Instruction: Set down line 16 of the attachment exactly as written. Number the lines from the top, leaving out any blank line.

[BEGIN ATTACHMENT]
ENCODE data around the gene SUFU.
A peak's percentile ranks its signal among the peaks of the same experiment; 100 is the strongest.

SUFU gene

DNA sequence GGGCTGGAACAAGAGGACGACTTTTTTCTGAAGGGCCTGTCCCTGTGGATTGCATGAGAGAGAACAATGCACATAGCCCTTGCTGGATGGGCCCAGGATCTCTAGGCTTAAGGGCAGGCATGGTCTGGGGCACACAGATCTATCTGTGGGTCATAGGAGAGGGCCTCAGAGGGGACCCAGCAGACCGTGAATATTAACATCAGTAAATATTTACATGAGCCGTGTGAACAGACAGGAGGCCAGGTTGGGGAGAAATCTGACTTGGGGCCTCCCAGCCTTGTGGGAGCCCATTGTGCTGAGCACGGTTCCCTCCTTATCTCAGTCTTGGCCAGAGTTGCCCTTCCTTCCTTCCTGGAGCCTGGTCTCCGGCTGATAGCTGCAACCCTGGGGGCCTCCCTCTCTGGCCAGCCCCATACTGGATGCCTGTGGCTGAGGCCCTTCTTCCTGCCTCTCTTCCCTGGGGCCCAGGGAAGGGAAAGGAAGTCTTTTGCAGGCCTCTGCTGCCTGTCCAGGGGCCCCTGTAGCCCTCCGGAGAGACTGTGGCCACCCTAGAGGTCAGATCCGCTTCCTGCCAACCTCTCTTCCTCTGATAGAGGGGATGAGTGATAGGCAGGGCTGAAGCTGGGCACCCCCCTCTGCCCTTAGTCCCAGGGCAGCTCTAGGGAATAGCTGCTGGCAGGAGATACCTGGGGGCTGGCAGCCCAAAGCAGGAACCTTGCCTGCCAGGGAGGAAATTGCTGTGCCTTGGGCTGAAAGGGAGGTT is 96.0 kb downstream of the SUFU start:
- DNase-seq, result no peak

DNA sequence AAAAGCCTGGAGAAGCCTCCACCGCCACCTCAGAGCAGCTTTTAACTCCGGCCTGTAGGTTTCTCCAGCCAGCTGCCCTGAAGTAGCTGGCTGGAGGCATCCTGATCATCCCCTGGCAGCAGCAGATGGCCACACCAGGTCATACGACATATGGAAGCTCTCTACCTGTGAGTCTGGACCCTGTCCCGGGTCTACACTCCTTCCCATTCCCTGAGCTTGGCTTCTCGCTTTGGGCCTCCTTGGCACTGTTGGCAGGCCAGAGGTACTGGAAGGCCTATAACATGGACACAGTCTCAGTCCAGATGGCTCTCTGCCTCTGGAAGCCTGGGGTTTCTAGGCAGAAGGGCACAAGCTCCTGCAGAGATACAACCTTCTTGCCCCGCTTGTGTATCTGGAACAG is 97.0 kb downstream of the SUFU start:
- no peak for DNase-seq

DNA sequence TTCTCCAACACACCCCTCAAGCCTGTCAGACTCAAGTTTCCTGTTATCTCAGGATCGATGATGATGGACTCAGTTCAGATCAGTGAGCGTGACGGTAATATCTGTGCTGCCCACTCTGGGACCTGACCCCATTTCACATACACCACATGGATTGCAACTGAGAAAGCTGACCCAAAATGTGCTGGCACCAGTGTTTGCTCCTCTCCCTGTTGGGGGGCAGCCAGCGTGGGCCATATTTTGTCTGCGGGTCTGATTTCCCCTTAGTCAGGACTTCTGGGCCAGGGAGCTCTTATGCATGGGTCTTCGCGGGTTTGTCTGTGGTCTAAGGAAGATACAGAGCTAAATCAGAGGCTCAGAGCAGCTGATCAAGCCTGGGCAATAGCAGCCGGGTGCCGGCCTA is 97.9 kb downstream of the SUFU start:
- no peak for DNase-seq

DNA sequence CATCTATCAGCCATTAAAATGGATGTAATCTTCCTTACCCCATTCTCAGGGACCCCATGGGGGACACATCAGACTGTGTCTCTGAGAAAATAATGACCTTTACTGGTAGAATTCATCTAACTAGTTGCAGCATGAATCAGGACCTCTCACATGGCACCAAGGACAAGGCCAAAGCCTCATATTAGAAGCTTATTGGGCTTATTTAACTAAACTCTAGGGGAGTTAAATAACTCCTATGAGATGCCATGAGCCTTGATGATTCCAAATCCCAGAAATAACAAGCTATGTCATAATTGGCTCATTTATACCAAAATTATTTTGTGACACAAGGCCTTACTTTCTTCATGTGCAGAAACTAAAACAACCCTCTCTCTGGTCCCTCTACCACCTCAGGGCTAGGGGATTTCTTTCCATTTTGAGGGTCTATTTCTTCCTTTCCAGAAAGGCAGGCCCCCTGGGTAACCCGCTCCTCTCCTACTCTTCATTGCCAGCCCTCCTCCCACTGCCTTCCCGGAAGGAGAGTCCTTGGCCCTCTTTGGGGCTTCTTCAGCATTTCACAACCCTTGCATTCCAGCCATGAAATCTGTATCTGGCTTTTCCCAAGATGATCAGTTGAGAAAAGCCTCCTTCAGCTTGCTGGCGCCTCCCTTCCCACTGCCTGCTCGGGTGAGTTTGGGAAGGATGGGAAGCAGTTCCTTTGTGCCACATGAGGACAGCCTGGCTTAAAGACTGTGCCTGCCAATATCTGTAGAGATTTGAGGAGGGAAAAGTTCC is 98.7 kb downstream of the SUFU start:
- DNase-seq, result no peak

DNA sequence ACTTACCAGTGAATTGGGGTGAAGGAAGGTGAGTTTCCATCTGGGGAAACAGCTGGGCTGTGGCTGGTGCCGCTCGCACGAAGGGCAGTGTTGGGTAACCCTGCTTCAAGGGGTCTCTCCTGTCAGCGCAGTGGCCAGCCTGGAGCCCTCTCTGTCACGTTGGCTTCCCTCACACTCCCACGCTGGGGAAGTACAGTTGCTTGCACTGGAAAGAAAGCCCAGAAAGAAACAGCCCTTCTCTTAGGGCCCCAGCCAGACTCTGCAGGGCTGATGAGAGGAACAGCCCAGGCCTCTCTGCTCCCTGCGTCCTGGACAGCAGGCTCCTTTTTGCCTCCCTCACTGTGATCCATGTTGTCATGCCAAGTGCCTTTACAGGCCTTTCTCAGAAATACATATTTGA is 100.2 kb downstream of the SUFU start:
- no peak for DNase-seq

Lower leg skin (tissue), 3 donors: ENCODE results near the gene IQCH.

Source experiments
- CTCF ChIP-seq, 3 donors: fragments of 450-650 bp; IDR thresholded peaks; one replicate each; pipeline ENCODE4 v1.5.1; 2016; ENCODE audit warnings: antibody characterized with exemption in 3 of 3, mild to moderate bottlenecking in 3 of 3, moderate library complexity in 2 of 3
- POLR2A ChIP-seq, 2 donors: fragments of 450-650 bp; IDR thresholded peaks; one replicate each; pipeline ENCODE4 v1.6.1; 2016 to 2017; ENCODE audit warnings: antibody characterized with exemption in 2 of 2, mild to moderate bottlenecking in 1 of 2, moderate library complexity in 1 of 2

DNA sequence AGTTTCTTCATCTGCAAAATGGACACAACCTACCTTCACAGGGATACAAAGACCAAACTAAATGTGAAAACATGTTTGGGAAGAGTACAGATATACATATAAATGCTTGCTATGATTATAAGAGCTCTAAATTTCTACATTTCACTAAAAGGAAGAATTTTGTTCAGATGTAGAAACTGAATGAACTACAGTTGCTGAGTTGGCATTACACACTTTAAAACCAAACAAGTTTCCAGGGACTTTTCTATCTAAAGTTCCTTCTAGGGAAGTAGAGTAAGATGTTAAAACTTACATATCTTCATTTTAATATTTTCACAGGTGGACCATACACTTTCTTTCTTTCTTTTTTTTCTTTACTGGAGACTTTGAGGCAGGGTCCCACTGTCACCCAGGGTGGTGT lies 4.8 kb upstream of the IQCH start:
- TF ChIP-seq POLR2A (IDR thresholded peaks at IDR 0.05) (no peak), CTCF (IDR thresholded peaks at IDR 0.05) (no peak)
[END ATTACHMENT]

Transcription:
- CTCF ChIP-seq, 3 donors: fragments of 450-650 bp; IDR thresholded peaks; one replicate each; pipeline ENCODE4 v1.5.1; 2016; ENCODE audit warnings: antibody characterized with exemption in 3 of 3, mild to moderate bottlenecking in 3 of 3, moderate library complexity in 2 of 3